What Makes The Vatican City And Holy See So Unique?

By Benjamin Elisha Sawe on April 19 2018 in Society

St. Peter's Square from the top of Michelangelo's dome.

The Vatican City is the smallest city-state in the world occupying 44 ha. The Vatican is the administrative territory of the Holy See. The Holy See refers to the pope as the Roman Pontiff and the Roman Curia. The Vatican and The Holy See are an important cultural, religious and historical center and has been listed as a UNESCO World Heritage Site. The city receives a broad range of tourists who attend papal masses as well as to the uniqueness of the roman constructions within the basilicas. The Vatican is also notable for having a theocratic government.

5. History of the Holy See and the Lateran Treaty -

The Holy See was established during the Christian era as the chair of St. Peter. The Holy See was first based in the St. Peter’s Basilica between the 349AD to the 14th century. All the popes, who are successors of Apostle Peter, have occupied the seat. The Holy See has always existed as a sovereign capable of signing treaties and agreements with international bodies mainly to promote peace and humanitarian relief. The most important treaty was signed between the Holy See and Italy the Lateran Treaty of 1929 which led to the recognition of Vatican City as a papal state and Rome as the capital of Italy. The independence of Vatican City State ensured full independence for the pope thus changing the state of the Roman Catholic Church as Italy’s state religion.

4. Organizational Structure -

The Holy See is governed by the Roman Curia which has a complex structure headed by the pope who is the Roman pontiff. The structure includes secretariat of state, congregations, pontifical councils, connected institutions, apostolic tribunals, cardinals’ commissions, supervisory council and the political section composed of the president and members of the pontifical commission, the governorate and tribunals.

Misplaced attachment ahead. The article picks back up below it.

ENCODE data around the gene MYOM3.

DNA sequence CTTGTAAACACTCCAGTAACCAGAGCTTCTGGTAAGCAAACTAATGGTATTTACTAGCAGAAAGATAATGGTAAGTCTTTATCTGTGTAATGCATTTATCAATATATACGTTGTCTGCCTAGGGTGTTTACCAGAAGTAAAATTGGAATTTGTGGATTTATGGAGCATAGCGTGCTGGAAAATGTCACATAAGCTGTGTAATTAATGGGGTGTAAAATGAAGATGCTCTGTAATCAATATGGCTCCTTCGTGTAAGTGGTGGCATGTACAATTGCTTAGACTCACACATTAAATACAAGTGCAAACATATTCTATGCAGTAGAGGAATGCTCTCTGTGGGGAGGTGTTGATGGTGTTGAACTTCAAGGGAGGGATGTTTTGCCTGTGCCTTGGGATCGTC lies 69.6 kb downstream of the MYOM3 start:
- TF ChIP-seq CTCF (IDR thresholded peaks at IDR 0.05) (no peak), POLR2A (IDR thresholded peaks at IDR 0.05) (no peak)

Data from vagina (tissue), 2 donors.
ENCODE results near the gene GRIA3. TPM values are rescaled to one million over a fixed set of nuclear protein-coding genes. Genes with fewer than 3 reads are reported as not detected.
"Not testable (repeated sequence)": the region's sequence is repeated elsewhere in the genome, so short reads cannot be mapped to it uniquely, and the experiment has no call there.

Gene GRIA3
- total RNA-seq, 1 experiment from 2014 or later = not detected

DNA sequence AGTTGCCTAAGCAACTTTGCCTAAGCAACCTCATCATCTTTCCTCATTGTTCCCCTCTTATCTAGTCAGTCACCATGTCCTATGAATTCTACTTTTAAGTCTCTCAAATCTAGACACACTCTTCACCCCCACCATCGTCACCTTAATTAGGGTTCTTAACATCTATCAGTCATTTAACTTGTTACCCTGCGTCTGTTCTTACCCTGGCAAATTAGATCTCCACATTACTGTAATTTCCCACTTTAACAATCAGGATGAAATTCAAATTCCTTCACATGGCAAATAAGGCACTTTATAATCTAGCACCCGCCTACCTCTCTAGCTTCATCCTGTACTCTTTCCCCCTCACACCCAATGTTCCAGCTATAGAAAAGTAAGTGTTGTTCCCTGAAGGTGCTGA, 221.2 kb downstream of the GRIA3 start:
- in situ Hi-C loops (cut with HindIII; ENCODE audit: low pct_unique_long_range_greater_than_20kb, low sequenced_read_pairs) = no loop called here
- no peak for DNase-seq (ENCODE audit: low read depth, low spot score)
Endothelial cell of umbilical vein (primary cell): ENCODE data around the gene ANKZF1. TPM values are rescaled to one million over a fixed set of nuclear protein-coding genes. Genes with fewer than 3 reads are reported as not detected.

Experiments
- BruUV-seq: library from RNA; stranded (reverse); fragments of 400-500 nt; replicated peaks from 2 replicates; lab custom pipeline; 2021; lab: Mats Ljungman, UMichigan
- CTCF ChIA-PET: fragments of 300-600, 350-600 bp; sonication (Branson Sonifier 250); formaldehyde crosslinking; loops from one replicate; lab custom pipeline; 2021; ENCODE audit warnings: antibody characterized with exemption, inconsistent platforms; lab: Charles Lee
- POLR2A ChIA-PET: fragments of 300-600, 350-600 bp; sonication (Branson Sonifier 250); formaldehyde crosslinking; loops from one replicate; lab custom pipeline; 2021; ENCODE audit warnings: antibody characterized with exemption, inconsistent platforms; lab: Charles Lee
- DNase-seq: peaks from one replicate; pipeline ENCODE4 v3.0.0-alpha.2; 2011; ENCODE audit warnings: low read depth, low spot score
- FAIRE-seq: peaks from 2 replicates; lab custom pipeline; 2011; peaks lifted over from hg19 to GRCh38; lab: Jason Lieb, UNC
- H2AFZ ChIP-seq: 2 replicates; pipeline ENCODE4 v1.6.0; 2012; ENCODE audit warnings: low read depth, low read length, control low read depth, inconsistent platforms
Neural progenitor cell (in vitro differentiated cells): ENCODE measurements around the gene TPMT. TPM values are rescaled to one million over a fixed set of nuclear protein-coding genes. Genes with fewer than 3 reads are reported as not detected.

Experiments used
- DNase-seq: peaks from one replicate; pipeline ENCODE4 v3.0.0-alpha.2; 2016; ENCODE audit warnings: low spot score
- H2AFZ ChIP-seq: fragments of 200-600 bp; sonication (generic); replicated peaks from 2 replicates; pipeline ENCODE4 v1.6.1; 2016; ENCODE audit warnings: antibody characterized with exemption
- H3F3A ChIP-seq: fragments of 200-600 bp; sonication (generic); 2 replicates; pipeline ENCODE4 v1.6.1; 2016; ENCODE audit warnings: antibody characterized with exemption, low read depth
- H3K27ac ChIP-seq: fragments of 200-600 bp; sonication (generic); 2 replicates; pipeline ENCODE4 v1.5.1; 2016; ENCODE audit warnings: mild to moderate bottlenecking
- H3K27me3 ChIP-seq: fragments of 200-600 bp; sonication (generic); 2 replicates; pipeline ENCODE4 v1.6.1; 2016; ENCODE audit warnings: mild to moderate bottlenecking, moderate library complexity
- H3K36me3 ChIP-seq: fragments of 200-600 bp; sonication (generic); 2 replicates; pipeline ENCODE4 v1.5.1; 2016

3. International Recognition and Foreign Relations -

The Holy See is recognized internationally as sovereignty with an international personality which allows it to relate diplomatically with international organizations including the UN. The Holy See’s diplomatic relations have existed from the earliest times. The Holy See is a member of some universal organs such as the Organisation of American States, Arab League, and the African Union, and is a permanent observer in regional and international bodies. Some of the important treaties it has been part of include the adoption of the Rome Statute by the ICC and the Geneva Conventions of 1949.

2. Art and Architecture -

Vatican City has unique architecture dating back to the late Renaissance period. This architecture has both Renaissance and Baroque features. The design of the St. Peter’s Basilica makes it possible for a large number of people to occupy the Basilica allow a large number of people to occupy the Basilica and see the pope as he conducts masses. The St. Peters Basilica has a square on the outside that allows for public sermons by the pope as well as papal blessings. The basilica was designed by some architects including Michelangelo.

1. Cultural Significance and Outlook for the Future -

The city of Vatican is an important cultural and historical centre for Catholics and pilgrims as well as other tourists from the whole world. The Holy See has been recently engaged in many humanitarian actions including promotion of justice and peace. For this reason, the Holy See has been part of some international peace conventions.

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